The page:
Hytera logistics and distribution two way radio communication product solutions

Fork Lift Truck engineers: How to avoid the widening skills gap

Apprentices are the "lifeblood of the industry" and crucial for success
Right now, one in five employers are hiring more apprentices to help them through tough times. The reason for this is simple: apprenticeships are good for business.

Apprentices are a much more cost-effective way of building a skilled and effective workforce than appointing fully trained engineers from an ever dwindling pool of experienced engineers, particularly on the higher wages demanded by experienced workers.

Up to 60% of the industry’s experienced, specialist mechanics are due to retire by 2029, and with at least 200 qualified engineers needed every year just to maintain current service levels, a fresh infusion of new blood is critical to success.

Why hire an apprentice?
The facts about apprenticeships speak for themselves:
. Over 80% of employers say apprentices make their workplace more productive.
. Two-thirds say apprentices make them more competitive in their industry.
Paul Nichol, Managing Director of United Forktrucks: "Our apprentices are an absolute godsend. We invest the time in training them up, and we get a committed, talented young engineer at the end of it – which is so important to us as we continue to expand in the future."

Geoff Martin, Chairman of the FLTA, agrees: "There’s nothing quite like a home-grown apprentice engineer. They are the lifeblood of our industry."
A staggering 92% of employers believe that apprenticeships lead to a more motivated and satisfied workforce. Apprentices tend to be more loyal, and remain at their company longer than non-apprentices.

A recent study by the University of Warwick found that the costs of apprenticeship training are recouped relatively quickly, and where the investment is nurtured, the returns to that business are significant.
Hiring an apprentice could not be easier. With more than 20% of young people aged 16-24 unemployed and the average 15-19 year old in Britain spending 2.5 years out of work, young people are crying out for opportunities like these.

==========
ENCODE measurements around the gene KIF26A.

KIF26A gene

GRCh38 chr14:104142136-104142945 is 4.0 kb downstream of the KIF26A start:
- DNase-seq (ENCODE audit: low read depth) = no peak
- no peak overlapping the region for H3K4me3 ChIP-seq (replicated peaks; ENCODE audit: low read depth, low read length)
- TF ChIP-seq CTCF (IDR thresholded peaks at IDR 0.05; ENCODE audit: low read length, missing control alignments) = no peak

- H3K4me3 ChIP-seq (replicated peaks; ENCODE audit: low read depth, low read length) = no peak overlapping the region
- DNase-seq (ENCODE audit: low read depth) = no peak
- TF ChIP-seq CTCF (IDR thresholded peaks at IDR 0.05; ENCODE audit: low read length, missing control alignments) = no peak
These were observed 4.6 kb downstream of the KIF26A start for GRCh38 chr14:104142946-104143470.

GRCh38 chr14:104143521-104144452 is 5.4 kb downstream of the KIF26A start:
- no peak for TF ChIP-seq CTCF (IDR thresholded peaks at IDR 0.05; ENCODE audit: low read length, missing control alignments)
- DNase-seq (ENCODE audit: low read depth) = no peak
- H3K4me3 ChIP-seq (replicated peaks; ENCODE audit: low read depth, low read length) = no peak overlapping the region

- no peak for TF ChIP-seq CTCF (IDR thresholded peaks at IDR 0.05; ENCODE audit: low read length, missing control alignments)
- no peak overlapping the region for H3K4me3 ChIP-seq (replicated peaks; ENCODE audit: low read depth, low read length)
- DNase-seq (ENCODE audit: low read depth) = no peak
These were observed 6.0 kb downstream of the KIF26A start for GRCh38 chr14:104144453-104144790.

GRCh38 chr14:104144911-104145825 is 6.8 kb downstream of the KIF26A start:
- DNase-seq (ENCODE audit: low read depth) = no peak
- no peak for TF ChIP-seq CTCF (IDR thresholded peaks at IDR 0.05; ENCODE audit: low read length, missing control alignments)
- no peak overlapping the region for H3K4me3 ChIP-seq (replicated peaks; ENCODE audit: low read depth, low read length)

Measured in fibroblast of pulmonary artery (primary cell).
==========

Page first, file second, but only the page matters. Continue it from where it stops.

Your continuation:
The basics – how do apprenticeships work?

Apprenticeships are on-the-job training leading to nationally recognised VCQ qualifications, developed by the industry itself.

During their apprenticeships, trainees must receive a wage (at least the National Minimum Wage, which for apprentices is £2.65 per hour).
The cost of the actual training is subsidised, in full or in part, by the National Apprenticeship Service (NAS).

The amount of this subsidy depends on the age of the apprentice. If they are 16-18 years of age the NAS will pay for 100% of the training; if aged 19-24 this drops to 50%.

So employers who take on a 16-18-year-old apprentice will only pay their salary: the Government will fund all of their training.

In order for fork lift companies to place their new apprentices on the right course, employers are advised to check the relevant Ofsted report for their chosen college by visiting the Ofsted website at http://www.ofsted.gov.uk/inspection-reports/find-inspection-report. All that’s required is to enter the college’s postcode in the address section.

For example, the Ofsted report for the FLTA-recommended course, based at North Warwickshire & Hinckley College, rated the college as "outstanding" for how well it works in partnership with employers. The report states: "The college engages successfully with employers to promote apprenticeships and employers appreciate the good quality training which the college provides.

The FLTA’s training is delivered, managed and approved by the FLTA, Retail Motor Industry Training (Remit) and the Institute of the Motor Industry (IMI).
The apprenticeship is available throughout England, Wales and Scotland. The course lasts three years and leads to the nationally-recognised IMI Modern Apprenticeship in Maintenance and Repair (Lift Truck) at Advanced Level (level 3 equivalent) qualification (although some apprentices can progress to the higher level).

A recent survey showed that almost half of senior managers in UK fork lift truck companies started their careers as apprentices. They represent not just the engineers on the shop floor, but also the next generation of managers and business leaders.

If you would like more information on apprenticeships you can visit the FLTA apprenticeship micro site: http://forktruckapprentice.org.uk/.
Additional information about the Fork Lift Truck Association and its activities can be found by visiting www.fork-truck.org.uk or calling 01635 277577.

Find an apprentice
As an employer, you may want to advertise for an apprentice yourself, or you may already have one in mind. Alternatively you may want Remit to help you find and assess an apprentice for you.
Either way, to register for the scheme, or simply find out more about how it will work for you, please email mail@fork-truck.org.uk or call 01635 277 577.

Check Also

Flooring retailer Factory Direct Flooring calls on logistics industry to get innovative with recruitment tactics

Flooring retailer calls on logistics industry to get innovative with recruitment tactics to help solve crippling supply issues

The founder of Midlands-based flooring manufacturer and retail firm Factory Direct Flooring (FDF) is calling …

MHW Latest Top Tweets